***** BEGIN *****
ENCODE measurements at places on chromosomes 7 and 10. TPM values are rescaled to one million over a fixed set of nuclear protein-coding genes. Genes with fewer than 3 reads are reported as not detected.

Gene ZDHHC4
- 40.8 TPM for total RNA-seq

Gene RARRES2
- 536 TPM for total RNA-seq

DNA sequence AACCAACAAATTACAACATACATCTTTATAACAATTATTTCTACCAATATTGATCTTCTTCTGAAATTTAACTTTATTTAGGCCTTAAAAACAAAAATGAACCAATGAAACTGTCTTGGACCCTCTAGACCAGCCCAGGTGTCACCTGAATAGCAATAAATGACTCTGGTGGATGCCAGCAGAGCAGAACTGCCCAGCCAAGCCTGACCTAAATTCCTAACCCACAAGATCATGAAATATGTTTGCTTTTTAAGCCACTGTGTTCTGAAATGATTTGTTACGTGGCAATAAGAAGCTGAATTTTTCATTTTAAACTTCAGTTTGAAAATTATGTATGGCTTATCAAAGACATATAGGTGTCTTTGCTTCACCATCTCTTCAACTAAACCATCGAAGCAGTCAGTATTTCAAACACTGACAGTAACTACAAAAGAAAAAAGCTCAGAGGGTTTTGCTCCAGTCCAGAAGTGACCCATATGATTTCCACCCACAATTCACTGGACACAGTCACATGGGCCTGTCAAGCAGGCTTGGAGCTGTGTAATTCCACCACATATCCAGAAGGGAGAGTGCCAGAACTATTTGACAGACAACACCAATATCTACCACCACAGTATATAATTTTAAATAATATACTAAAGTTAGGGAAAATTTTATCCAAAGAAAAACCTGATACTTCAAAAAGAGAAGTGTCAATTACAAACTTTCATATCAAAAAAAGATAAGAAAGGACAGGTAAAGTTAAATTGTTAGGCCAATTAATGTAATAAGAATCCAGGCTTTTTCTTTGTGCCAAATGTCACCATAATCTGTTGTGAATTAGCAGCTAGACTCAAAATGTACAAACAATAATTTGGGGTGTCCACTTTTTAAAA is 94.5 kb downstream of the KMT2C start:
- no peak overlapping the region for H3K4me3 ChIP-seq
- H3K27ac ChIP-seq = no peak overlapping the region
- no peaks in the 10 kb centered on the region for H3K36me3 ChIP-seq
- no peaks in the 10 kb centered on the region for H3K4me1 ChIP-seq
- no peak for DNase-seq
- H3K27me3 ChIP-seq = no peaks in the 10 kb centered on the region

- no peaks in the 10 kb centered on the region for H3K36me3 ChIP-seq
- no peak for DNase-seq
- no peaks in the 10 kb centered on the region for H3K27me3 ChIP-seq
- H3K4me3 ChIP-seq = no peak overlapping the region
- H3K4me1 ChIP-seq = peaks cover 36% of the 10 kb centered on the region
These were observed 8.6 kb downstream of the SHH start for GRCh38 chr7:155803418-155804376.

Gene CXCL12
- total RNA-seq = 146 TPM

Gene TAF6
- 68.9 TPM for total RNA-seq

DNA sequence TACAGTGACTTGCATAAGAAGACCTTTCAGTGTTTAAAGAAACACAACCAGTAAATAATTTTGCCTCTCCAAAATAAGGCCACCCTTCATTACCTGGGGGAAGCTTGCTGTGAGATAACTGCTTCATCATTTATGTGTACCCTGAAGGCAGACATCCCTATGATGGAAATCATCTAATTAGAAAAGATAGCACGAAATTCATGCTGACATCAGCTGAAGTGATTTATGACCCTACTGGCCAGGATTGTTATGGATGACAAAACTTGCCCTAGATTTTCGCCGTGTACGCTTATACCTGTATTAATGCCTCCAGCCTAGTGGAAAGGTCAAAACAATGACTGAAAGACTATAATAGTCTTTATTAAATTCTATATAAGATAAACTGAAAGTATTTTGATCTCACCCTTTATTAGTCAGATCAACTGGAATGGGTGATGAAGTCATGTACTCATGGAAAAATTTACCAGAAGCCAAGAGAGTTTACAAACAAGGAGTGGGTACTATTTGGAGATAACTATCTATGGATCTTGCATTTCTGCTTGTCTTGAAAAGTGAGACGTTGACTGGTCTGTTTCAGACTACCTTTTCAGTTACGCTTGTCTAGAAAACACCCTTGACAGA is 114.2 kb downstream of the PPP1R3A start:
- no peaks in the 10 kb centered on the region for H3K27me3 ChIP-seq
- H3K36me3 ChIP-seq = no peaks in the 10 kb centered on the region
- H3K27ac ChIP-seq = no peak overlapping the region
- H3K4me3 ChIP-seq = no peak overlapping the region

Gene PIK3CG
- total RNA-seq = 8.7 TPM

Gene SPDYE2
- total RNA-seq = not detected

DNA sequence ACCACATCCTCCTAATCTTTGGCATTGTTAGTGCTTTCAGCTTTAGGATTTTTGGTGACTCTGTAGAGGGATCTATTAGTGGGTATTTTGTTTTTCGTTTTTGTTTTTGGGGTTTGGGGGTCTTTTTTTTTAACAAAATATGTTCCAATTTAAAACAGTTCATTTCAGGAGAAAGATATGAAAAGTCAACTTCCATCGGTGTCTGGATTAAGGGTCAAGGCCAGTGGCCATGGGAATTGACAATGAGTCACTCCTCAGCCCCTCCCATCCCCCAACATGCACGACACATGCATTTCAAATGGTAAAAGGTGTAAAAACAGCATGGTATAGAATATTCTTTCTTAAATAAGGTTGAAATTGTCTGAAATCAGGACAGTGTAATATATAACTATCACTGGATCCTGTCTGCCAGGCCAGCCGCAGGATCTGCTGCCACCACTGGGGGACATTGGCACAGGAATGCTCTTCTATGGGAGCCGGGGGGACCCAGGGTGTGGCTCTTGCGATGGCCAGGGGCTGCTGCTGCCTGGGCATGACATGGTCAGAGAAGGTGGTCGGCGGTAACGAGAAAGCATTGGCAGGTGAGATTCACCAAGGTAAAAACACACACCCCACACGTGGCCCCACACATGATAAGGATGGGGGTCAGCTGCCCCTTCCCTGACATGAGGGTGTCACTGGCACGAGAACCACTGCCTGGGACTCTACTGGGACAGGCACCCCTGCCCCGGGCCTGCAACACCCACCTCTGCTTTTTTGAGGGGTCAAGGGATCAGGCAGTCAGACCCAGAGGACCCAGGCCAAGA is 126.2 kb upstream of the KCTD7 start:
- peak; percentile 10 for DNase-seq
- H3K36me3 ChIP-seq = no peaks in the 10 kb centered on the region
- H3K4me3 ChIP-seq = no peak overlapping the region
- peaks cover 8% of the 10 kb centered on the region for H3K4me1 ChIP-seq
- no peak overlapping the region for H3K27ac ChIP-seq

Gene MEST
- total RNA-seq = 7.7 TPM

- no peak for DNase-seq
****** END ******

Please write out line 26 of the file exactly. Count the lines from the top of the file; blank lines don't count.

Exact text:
- H3K27ac ChIP-seq = no peak overlapping the region